Australia's largest new coal project, one hailed by Prime Minister Tony Abbott as a poverty-busting "miracle", is unbankable in the assessment of Queensland's Treasury, which also has question marks over the development's transparency.
Documents released under Queensland's freedom-of-information laws show officials at the highest level of the Queensland Treasury held grave doubts about Indian mining company Adani's capacity to see through its Carmichael coal mine project in central Queensland even as former premier Campbell Newman was promising taxpayer funds to help establish the mine.
The proposed mammoth coal mine would open up the vast Galilee Basin, producing up to 60 million tonnes of coal a year for shipment from terminals at Abbot Point but has sparked controversy partly due to its proximity to the Great Barrier Reef.
The Abbott government has strongly backed the project. Mr Abbott said it puts Australia on the path to becoming "an energy superpower".
"It's one of the minor miracles of our time: that Australian coal could improve the lives of 100 million Indians, and it just goes to show what good that freer trade can do for the whole world," Mr Abbott said on a visit to India last September.
But Fairfax Media can reveal Treasury officials warned the former Newman government in Queensland the project was unviable as Adani sought hundreds of millions of dollars in public money to help construct a rail line from the mine to its coal terminals.
The revelations come as the federal government also prepares for a final decision within days from UNESCO's world heritage committee on whether the Great Barrier Reef should be given a formal in-danger listing.
Hundreds of pages of correspondence from senior figures in the Queensland department, including former under treasurer Mark Gray and principal commercial analyst Jason Wishart, express fears about Adani's high level of debt and identify the mining giant as a "risk" because of its unclear corporate structure and use of offshore entities.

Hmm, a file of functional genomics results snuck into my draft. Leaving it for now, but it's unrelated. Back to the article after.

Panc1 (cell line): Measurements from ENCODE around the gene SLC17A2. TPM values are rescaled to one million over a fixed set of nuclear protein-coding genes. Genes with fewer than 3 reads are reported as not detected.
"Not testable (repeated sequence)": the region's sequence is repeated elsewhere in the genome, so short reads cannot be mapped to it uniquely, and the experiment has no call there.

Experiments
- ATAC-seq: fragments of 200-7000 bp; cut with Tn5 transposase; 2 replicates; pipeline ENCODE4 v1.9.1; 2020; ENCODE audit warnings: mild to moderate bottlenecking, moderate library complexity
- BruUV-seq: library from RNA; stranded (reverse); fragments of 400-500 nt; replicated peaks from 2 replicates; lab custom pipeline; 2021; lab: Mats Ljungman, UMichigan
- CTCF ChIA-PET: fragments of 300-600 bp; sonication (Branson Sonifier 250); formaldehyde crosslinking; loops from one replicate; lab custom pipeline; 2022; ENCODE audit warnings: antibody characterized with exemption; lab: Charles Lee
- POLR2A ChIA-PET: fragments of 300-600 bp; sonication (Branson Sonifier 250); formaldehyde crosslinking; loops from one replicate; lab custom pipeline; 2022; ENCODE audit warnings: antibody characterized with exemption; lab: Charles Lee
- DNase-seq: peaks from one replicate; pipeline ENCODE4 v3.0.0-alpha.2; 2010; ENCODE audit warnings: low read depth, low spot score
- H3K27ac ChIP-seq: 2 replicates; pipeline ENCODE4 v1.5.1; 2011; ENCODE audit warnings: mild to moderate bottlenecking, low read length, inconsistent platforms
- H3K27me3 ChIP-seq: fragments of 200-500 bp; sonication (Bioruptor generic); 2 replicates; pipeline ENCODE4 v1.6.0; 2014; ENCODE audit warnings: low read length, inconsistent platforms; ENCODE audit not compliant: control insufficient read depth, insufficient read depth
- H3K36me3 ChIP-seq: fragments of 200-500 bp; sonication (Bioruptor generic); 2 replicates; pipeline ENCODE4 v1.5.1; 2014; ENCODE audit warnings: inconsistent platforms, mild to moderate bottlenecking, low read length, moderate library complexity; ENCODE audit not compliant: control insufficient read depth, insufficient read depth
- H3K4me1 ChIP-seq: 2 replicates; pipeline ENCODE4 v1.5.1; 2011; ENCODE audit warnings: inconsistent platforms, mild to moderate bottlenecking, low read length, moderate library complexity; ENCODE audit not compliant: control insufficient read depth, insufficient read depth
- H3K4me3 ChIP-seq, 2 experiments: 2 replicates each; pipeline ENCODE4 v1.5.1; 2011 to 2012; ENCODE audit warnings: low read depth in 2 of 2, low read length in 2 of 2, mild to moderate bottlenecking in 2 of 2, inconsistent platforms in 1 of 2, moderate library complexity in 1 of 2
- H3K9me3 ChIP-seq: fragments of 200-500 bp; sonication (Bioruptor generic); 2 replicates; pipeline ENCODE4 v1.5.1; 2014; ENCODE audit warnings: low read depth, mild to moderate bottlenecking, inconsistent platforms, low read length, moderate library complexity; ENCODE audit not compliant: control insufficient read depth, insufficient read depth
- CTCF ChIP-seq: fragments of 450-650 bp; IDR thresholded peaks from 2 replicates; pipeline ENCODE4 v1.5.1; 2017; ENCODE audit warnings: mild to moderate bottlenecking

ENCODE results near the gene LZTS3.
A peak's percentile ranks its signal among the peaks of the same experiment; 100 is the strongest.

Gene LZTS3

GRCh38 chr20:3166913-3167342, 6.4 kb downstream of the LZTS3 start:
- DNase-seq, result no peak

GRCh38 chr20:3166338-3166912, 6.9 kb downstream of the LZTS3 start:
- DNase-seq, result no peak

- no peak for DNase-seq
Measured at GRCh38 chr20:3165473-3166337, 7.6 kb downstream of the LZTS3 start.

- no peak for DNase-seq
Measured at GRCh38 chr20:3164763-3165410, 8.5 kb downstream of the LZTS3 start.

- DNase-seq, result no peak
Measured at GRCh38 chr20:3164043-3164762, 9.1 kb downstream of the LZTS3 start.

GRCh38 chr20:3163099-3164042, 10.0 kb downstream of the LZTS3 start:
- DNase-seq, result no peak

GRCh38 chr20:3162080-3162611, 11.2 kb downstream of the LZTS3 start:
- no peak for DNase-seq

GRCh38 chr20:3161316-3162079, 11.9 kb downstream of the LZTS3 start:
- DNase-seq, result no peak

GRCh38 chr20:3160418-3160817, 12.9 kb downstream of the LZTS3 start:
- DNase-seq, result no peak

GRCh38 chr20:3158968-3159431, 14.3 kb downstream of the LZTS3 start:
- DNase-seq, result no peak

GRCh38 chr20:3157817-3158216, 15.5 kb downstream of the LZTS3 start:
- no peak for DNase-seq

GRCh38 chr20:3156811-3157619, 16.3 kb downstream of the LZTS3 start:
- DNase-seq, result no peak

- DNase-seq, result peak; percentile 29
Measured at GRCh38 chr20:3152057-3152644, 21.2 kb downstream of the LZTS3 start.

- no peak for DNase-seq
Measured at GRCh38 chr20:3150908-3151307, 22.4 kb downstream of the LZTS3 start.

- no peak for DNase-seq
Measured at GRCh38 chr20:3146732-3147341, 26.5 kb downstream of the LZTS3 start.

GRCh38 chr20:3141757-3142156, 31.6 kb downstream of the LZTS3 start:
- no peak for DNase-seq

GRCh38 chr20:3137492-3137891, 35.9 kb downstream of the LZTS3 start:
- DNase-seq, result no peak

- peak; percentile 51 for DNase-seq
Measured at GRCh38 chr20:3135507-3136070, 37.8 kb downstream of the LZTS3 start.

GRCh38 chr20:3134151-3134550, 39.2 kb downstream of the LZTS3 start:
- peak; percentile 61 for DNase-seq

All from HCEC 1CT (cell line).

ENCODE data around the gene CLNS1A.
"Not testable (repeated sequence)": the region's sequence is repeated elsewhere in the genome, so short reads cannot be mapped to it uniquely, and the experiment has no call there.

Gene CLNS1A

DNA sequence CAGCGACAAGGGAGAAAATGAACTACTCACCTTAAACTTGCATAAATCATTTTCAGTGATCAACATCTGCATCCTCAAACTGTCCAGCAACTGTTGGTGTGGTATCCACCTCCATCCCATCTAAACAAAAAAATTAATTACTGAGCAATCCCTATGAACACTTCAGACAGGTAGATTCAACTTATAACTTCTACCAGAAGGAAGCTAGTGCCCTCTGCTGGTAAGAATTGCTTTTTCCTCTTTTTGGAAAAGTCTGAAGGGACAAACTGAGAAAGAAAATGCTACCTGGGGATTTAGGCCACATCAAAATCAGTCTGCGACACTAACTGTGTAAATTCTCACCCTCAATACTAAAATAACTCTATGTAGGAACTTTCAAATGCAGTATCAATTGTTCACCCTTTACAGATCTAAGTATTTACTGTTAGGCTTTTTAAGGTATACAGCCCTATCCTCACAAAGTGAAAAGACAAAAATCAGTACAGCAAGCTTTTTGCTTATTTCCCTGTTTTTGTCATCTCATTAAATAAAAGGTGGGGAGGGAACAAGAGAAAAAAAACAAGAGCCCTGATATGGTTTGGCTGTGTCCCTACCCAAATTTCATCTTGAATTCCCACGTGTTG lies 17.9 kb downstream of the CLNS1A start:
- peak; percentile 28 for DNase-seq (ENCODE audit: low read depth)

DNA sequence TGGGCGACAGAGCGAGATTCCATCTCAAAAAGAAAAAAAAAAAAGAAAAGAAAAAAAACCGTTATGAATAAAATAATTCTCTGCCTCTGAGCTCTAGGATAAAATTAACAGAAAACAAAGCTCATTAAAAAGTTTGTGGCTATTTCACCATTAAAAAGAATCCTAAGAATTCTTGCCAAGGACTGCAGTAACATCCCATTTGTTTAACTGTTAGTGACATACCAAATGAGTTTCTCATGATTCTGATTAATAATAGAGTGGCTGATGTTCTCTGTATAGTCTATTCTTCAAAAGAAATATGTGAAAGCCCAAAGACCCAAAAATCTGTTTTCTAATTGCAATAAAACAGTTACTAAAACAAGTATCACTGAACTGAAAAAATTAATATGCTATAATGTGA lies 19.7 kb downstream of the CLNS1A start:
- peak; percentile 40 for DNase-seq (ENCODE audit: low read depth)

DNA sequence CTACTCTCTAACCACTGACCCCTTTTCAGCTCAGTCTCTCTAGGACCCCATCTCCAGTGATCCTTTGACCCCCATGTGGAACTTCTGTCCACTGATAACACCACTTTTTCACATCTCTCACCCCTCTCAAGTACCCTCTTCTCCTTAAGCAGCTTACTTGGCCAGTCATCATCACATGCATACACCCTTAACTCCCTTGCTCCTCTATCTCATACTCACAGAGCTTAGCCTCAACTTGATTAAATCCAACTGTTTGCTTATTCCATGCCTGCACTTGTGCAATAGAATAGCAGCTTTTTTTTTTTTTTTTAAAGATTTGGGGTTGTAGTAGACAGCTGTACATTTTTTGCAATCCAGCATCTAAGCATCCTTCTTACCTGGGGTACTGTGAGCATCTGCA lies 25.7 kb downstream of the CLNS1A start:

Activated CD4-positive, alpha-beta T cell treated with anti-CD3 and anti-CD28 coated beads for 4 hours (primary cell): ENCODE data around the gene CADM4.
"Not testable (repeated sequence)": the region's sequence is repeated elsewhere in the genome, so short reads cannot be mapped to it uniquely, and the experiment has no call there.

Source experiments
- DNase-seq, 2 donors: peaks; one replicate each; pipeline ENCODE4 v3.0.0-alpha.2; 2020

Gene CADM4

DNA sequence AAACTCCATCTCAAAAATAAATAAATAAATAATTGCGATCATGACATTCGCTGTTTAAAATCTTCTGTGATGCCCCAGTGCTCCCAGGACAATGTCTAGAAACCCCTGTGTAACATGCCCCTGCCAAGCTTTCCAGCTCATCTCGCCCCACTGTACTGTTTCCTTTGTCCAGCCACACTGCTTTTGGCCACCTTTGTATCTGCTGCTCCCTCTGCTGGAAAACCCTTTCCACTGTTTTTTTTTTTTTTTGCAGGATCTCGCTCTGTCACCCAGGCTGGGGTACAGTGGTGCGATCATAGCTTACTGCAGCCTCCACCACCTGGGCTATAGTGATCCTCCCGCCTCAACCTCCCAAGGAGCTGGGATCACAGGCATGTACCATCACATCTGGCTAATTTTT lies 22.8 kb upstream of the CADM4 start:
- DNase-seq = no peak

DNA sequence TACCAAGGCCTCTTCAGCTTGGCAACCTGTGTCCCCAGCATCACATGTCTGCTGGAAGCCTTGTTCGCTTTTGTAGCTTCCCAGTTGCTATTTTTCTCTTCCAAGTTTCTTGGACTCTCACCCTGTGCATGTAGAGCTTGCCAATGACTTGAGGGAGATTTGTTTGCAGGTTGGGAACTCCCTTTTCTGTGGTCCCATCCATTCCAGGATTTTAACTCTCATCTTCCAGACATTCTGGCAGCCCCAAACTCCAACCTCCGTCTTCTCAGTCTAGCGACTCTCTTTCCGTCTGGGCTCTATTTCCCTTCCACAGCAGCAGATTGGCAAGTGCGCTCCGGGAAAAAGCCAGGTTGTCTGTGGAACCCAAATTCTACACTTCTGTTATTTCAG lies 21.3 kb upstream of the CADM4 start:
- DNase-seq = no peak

In one document, an email from November last year, days before an announcement that the Newman government would help Adani build its rail, Projects Queensland principal commercial analyst Jason Wishart wrote to David Quinn, the executive director of Projects Queensland: "It is unlikely to stack up on a conventional project finance assessment."
Projects Queensland is a division of the Queensland Treasury. Mr Wishart noted that Adani could argue the "blue sky" on controlling the supply chain for development of new power stations in India but said that altered the nature of the project and its risk.
"This effectively makes it an Indian energy market play not a coal project."
A trail of emails between September and December shows a rising level of urgency in Treasury as officials tried to conduct a proper financial assessment of Adani while the Department of State Development, Infrastructure and Planning (DSDIP), led by Deputy Premier Jeff Seeney, pushed ahead with a proposal to assist the company.
On November 11, Mr Wishart said the expansion would put Adani's financial position under "increased strain" while another Treasury briefing notes "the group is highly susceptible to cost shocks".
Mr Wishart wrote that Adani Enterprises Limited – the Bombay Stock Exchange-listed parent company for a network of related Adani entities – had total assets of $21.5 billion, but which were "heavily geared" with liabilities of $16.4 billion.
"Continued expansion to meet power and mine ambitions will place this financial position under increased strain," he wrote.
"Ultimately the success or failure will depend on how well the continued expansion into the Indian electricity market goes, with the Carmichael coal and infrastructure development being an Indian power market play."
Asked about an unnamed press article, Mr Wishart wrote in another email in last October to then Under Treasurer Mark Gray that while there was not a funding "boycott" it was "fair to say that there is not a lot of market support for investing in Galilee thermal coal projects at present."
"That level of funding interest has been declining with the slide in the coal price over the last two years," he said.
He noted funding was also being impacted by a continued "poor outlook" for the commodity as well as pressure from green groups on banks for supporting such projects.